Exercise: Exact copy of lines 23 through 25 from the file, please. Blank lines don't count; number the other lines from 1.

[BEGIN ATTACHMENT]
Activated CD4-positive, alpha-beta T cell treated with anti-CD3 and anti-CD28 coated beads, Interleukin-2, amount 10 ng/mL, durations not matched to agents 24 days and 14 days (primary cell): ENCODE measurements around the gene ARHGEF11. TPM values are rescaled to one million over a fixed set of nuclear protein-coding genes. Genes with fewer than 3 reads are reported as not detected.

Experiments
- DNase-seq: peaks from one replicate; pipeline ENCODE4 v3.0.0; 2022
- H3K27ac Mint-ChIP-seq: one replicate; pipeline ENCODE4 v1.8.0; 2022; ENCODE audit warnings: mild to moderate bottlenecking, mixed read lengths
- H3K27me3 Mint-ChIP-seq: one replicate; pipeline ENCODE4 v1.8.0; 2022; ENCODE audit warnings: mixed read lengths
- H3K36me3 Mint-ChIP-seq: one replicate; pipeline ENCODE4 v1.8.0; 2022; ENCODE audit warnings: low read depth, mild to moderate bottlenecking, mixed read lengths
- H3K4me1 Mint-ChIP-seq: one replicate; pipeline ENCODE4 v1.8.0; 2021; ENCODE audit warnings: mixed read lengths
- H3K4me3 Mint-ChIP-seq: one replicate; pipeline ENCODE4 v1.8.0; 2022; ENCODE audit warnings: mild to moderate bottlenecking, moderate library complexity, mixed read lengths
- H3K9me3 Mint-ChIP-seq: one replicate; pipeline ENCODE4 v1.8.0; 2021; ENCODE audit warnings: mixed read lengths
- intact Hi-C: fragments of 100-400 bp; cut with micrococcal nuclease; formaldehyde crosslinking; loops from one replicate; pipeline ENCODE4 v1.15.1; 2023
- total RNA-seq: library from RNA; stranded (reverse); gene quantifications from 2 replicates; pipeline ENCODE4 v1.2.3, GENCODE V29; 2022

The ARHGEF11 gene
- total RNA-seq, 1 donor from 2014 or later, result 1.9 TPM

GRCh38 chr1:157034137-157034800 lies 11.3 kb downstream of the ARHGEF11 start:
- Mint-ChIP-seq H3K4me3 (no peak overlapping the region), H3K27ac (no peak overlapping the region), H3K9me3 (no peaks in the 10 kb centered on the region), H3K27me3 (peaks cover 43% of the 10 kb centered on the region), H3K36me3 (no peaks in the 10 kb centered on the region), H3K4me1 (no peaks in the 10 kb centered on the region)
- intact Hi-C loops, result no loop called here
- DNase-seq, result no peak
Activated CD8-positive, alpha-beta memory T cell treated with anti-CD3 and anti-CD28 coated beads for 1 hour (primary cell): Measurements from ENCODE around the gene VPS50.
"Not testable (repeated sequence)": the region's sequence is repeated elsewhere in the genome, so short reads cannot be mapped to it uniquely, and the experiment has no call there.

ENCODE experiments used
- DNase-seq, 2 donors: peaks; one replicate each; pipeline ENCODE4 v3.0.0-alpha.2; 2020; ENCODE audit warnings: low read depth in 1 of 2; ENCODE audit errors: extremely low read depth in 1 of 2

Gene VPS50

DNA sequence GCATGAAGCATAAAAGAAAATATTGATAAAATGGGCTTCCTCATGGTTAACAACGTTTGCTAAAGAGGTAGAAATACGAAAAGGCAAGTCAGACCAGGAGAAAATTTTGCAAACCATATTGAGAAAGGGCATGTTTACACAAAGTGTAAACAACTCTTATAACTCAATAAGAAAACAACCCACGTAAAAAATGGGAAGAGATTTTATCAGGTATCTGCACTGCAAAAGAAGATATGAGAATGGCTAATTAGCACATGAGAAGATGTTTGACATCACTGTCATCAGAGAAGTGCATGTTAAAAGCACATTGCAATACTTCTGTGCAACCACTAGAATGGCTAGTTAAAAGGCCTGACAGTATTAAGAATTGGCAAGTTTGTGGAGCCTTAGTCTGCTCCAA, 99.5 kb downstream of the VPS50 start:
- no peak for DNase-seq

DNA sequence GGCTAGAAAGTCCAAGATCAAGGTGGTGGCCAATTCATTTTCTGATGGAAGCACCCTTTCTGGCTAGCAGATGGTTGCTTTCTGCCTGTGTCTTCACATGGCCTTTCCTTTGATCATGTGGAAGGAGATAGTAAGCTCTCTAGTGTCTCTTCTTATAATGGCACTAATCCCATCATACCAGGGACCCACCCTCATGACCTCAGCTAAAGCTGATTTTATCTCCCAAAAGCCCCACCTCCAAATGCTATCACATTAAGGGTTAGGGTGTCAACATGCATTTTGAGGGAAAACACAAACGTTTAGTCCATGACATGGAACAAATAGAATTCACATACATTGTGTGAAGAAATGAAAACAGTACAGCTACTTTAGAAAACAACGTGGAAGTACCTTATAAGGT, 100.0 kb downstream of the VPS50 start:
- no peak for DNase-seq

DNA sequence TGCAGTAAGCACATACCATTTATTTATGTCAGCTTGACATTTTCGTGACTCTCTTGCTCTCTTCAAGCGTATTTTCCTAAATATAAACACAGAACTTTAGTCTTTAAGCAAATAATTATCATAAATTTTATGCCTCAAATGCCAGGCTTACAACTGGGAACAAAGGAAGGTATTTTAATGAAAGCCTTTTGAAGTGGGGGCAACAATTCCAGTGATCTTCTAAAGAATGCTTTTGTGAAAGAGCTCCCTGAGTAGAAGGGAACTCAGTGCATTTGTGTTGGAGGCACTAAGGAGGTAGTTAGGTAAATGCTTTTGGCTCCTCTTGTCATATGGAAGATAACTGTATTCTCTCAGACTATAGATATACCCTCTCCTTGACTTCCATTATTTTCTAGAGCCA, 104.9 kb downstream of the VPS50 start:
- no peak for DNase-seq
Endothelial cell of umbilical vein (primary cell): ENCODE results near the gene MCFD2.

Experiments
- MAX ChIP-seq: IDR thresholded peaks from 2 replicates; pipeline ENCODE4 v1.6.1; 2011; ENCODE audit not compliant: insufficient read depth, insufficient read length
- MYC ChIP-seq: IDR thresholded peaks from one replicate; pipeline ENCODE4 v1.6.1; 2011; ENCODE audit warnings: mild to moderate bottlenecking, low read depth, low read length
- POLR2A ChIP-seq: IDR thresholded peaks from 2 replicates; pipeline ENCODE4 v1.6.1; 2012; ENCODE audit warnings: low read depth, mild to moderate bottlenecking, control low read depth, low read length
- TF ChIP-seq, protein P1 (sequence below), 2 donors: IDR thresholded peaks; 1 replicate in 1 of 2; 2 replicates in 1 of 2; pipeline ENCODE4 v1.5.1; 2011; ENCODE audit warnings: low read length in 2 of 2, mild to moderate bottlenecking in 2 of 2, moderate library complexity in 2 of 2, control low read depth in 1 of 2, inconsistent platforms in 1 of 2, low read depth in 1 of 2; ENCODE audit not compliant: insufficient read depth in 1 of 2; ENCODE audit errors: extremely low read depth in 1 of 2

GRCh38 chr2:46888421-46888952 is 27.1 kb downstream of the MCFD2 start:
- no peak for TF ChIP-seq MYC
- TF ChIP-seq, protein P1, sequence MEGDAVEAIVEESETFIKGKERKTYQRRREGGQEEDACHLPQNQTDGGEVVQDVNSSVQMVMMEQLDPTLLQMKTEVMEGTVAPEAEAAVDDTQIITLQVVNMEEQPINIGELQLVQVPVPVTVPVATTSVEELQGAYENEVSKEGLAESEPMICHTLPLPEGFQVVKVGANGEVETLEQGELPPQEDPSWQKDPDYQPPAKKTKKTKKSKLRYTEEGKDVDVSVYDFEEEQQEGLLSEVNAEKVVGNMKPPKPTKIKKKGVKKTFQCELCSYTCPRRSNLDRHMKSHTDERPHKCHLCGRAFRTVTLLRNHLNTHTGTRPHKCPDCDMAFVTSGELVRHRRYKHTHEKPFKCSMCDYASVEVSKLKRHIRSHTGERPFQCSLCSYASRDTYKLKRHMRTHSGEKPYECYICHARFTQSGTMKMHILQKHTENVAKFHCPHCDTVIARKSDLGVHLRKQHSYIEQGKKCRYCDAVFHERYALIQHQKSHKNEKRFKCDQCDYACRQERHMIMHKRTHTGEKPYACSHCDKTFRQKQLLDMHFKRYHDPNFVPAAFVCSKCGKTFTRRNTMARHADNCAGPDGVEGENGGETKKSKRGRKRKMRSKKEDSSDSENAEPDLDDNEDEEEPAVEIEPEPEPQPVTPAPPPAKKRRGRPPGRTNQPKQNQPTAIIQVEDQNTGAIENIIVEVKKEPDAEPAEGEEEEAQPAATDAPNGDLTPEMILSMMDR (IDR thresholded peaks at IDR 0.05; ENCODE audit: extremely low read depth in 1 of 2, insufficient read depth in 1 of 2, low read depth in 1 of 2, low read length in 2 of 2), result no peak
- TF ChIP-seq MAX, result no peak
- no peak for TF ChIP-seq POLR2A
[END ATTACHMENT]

DNA sequence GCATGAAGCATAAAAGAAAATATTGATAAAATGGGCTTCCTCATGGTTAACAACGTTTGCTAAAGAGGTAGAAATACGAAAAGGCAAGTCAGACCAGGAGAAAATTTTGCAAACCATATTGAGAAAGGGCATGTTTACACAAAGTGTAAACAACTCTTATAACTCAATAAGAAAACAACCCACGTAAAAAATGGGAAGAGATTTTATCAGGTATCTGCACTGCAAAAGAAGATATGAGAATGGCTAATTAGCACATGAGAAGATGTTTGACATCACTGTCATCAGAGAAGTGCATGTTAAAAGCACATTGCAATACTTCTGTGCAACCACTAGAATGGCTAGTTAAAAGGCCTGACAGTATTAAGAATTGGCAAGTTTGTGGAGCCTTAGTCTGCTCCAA, 99.5 kb downstream of the VPS50 start:
- no peak for DNase-seq

DNA sequence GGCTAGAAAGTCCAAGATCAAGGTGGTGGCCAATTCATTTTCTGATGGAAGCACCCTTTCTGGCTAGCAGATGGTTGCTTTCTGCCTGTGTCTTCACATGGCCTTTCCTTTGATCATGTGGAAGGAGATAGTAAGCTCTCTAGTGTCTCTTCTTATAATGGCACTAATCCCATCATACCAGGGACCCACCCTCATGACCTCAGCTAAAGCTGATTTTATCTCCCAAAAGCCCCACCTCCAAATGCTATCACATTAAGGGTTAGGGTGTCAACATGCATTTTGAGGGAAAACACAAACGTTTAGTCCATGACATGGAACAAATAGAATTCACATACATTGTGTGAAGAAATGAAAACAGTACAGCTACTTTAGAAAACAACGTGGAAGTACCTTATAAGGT, 100.0 kb downstream of the VPS50 start: